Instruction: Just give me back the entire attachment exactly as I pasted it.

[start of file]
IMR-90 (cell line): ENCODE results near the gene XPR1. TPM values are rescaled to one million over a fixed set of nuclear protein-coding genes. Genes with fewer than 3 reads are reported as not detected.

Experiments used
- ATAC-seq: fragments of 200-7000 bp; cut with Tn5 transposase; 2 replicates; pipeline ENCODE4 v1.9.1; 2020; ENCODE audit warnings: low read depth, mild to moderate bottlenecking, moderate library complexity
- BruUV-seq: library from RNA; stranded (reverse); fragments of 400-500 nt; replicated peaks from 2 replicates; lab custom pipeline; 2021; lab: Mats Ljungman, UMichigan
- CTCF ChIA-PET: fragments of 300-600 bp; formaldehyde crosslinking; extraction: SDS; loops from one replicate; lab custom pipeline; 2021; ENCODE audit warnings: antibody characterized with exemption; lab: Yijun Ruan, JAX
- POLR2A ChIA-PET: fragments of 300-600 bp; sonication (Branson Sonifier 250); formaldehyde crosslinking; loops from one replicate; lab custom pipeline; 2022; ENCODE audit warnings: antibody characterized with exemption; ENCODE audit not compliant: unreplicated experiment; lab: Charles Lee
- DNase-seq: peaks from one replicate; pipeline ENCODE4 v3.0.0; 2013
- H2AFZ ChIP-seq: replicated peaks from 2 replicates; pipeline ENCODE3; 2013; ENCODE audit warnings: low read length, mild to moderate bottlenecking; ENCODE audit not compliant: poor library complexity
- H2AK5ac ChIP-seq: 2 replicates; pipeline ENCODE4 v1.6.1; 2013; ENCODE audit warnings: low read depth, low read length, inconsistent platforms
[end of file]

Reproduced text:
IMR-90 (cell line): ENCODE results near the gene XPR1. TPM values are rescaled to one million over a fixed set of nuclear protein-coding genes. Genes with fewer than 3 reads are reported as not detected.

Experiments used
- ATAC-seq: fragments of 200-7000 bp; cut with Tn5 transposase; 2 replicates; pipeline ENCODE4 v1.9.1; 2020; ENCODE audit warnings: low read depth, mild to moderate bottlenecking, moderate library complexity
- BruUV-seq: library from RNA; stranded (reverse); fragments of 400-500 nt; replicated peaks from 2 replicates; lab custom pipeline; 2021; lab: Mats Ljungman, UMichigan
- CTCF ChIA-PET: fragments of 300-600 bp; formaldehyde crosslinking; extraction: SDS; loops from one replicate; lab custom pipeline; 2021; ENCODE audit warnings: antibody characterized with exemption; lab: Yijun Ruan, JAX
- POLR2A ChIA-PET: fragments of 300-600 bp; sonication (Branson Sonifier 250); formaldehyde crosslinking; loops from one replicate; lab custom pipeline; 2022; ENCODE audit warnings: antibody characterized with exemption; ENCODE audit not compliant: unreplicated experiment; lab: Charles Lee
- DNase-seq: peaks from one replicate; pipeline ENCODE4 v3.0.0; 2013
- H2AFZ ChIP-seq: replicated peaks from 2 replicates; pipeline ENCODE3; 2013; ENCODE audit warnings: low read length, mild to moderate bottlenecking; ENCODE audit not compliant: poor library complexity
- H2AK5ac ChIP-seq: 2 replicates; pipeline ENCODE4 v1.6.1; 2013; ENCODE audit warnings: low read depth, low read length, inconsistent platforms